6 Things You Can Do Today To Launch Your Dream (Part Two)

6 Things You Can Do Today To Launch Your Dream (Part Two)

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 Stephanie Ngo Pham came to the United States in 1979 as a Vietnam War refugee, arriving at New York’s JFK Airport cradling her three-month-old son and firmly grasping her two-year-old daughter’s hand. She had no material possessions other than a few clothes and the documents that granted Stephanie and her family entry into their new country. When she tripped and broke one of her thong sandals, she took off both her shoes (her only pair), stuffed them into her plastic bag, and proceeded to walk barefoot out into the snowfall.

This is how she arrived in America, with no coat to keep her warm and not even a dollar to her name. She was cold, hungry, and humiliated as others pointed and laughed at her bare feet. But she was determined to make it, for herself and for her children.

Six months later Stephanie was bussing tables at a southern California restaurant and studying in a city college to learn English and acquire marketable skills. After earning her cosmetology license, she began working as a nail technician while she continued to wait tables at night, sometimes working as many as 18 hours a day. She made sure to save every penny she could.

Only three years after immigrating to the U.S., Stephanie had saved enough money to open an 800-square-foot nail salon in the heart of Los Angeles. Within eight years, she added 14 more. Today Stephanie is the proud owner of 25 nail salons throughout California, Arizona, Georgia, and Canada.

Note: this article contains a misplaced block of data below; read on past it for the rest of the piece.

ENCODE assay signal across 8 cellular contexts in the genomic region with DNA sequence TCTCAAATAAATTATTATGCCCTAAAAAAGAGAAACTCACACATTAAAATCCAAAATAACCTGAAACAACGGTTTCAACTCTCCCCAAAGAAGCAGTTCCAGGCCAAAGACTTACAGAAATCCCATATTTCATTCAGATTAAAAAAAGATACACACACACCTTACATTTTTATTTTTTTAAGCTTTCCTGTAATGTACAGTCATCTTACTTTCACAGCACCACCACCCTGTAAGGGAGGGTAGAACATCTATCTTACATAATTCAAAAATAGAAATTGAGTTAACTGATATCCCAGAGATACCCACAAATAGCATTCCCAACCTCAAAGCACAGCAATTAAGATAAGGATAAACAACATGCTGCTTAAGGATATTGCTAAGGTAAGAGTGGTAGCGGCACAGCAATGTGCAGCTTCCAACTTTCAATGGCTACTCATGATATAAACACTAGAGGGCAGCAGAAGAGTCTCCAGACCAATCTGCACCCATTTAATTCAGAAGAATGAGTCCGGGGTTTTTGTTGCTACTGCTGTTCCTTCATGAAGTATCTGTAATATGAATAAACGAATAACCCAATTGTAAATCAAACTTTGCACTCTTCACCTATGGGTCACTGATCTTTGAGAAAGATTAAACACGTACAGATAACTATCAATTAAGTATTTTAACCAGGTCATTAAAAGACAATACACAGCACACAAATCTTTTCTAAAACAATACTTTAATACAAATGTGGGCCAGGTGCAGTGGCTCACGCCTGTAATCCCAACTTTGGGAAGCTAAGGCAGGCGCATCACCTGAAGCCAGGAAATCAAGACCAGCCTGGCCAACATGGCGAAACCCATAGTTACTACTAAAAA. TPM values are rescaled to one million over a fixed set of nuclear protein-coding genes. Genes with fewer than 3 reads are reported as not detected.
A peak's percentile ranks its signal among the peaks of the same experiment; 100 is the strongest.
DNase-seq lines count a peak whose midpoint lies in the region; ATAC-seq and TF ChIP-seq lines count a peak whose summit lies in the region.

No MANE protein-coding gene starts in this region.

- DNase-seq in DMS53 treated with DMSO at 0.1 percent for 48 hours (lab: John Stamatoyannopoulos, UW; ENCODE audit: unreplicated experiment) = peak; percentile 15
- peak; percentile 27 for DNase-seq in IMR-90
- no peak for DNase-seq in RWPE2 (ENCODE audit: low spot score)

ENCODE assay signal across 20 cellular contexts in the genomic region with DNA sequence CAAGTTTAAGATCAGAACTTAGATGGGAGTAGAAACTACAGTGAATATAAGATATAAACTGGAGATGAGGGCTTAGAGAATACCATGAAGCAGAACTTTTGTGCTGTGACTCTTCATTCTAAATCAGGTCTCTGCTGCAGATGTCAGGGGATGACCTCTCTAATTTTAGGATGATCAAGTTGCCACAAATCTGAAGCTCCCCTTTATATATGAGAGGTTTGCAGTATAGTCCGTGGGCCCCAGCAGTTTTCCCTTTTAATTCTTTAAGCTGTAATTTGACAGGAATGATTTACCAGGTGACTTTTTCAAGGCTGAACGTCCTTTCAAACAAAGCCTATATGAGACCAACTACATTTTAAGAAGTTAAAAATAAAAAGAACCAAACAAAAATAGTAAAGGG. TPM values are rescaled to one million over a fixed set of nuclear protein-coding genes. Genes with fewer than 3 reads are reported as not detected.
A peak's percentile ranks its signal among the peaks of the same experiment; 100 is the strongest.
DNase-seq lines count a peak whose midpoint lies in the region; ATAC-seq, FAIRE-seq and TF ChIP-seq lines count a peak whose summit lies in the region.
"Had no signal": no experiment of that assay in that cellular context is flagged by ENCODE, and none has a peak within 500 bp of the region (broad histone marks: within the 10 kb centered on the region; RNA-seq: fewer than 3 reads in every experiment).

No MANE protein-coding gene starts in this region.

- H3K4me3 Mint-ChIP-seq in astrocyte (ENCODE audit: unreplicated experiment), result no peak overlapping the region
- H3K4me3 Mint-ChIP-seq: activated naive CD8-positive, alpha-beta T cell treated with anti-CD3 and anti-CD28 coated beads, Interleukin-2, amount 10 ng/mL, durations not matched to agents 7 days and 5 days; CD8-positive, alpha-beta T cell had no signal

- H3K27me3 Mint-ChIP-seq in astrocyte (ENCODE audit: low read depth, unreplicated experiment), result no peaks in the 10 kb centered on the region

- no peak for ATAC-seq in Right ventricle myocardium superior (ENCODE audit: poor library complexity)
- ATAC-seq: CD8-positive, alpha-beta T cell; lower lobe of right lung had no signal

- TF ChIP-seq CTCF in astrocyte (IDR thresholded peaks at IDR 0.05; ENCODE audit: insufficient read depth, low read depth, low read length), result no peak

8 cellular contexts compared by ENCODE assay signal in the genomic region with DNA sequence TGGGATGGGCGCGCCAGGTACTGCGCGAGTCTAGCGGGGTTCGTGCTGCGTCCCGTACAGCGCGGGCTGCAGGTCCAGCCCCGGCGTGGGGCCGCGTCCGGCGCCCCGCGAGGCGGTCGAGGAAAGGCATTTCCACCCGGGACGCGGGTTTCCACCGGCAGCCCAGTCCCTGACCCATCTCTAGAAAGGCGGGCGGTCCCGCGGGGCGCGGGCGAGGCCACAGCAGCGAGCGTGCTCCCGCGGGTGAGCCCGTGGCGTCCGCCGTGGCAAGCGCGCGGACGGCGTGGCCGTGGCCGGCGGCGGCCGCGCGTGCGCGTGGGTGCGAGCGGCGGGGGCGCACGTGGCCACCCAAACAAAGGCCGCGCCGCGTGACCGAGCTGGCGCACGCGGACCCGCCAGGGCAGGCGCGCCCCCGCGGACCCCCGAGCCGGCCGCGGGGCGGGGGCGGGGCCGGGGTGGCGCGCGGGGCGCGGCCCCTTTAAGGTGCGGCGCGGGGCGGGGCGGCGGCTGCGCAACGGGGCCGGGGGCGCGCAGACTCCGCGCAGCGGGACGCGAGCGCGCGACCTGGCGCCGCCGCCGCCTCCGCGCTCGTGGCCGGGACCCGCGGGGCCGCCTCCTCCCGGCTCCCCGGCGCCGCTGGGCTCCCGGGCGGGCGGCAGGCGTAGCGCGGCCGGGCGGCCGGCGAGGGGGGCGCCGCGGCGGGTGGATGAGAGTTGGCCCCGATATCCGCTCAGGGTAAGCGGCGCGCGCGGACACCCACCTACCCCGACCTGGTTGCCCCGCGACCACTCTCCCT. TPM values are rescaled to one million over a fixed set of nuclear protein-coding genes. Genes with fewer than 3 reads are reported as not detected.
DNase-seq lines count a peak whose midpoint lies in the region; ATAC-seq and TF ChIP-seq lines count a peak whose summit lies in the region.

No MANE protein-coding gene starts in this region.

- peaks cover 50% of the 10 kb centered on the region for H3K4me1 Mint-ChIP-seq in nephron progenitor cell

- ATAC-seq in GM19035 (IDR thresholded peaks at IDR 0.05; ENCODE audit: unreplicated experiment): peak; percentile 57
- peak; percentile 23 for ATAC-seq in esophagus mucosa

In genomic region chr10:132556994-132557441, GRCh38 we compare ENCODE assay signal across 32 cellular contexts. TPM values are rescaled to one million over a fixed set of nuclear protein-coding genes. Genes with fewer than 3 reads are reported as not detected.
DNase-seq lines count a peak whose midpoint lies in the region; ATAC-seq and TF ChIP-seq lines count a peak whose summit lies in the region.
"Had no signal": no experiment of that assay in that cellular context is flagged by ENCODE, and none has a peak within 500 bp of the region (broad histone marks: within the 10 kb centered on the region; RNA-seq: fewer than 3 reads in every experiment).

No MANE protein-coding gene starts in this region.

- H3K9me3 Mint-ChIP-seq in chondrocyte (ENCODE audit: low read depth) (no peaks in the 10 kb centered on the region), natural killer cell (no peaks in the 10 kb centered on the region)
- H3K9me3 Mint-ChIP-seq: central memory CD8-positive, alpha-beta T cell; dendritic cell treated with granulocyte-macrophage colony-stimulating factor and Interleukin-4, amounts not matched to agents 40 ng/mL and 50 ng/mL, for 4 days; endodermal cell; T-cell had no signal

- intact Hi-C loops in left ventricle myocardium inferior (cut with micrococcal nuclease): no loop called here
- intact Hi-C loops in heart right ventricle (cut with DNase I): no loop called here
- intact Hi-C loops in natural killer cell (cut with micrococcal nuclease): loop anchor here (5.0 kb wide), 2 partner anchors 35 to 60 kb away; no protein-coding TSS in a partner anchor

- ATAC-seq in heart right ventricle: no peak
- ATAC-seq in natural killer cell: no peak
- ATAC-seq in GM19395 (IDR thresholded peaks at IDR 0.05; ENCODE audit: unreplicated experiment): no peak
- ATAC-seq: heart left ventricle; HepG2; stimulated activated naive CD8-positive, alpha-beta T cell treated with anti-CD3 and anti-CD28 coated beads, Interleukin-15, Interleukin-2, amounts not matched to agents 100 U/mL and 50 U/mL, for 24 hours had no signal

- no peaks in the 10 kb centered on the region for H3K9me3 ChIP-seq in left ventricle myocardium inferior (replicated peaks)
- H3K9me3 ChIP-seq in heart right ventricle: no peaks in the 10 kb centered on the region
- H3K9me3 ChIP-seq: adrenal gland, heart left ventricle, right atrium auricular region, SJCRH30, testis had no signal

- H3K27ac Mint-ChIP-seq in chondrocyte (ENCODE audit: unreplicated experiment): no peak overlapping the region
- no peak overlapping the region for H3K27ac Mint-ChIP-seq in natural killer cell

Her story shows us that we have the ability to recreate our lives.

Some of us first need to overcome what misfortunes have befallen us. Regardless of what’s been taken away or what’s been done to us or what injustices we’ve suffered, we can create a life that in some way is better than the one we had before.

Take Cale Kenney, for instance. When she was 19 she lost her left leg, hip, and pelvis in a motorcycle accident that ended the life of her good friend. She spent the next four and a half months in a hospital, fighting excruciating physical pain, grieving her many losses, and holding on to her dream to get back to college.

Despite the hardships she reached that dream, completing her degree. Cale also started to do things she never before imagined herself doing, such as skiing, sailing, and boogie-boarding. She became a reporter, launched a literary magazine, and wrote her own book called Have Crutch, Will Travel: The Adventures of a Modern-Day Calamity Jane. “All of a sudden,” Cale told my co-author and me, “I had this life that was just as glamorous and exciting as the life I had wanted with two legs.”

Reaching A Dream is a Process

Have you ever seen the comedy What About Bob with Richard Dreyfuss and Bill Murray? In this movie, the therapist (Dreyfuss) recommends a book he wrote, called “Baby Steps,” to his patient (Murray). In real life, that’s exactly what you have to do to reach a dream: Take baby steps, one small step at a time.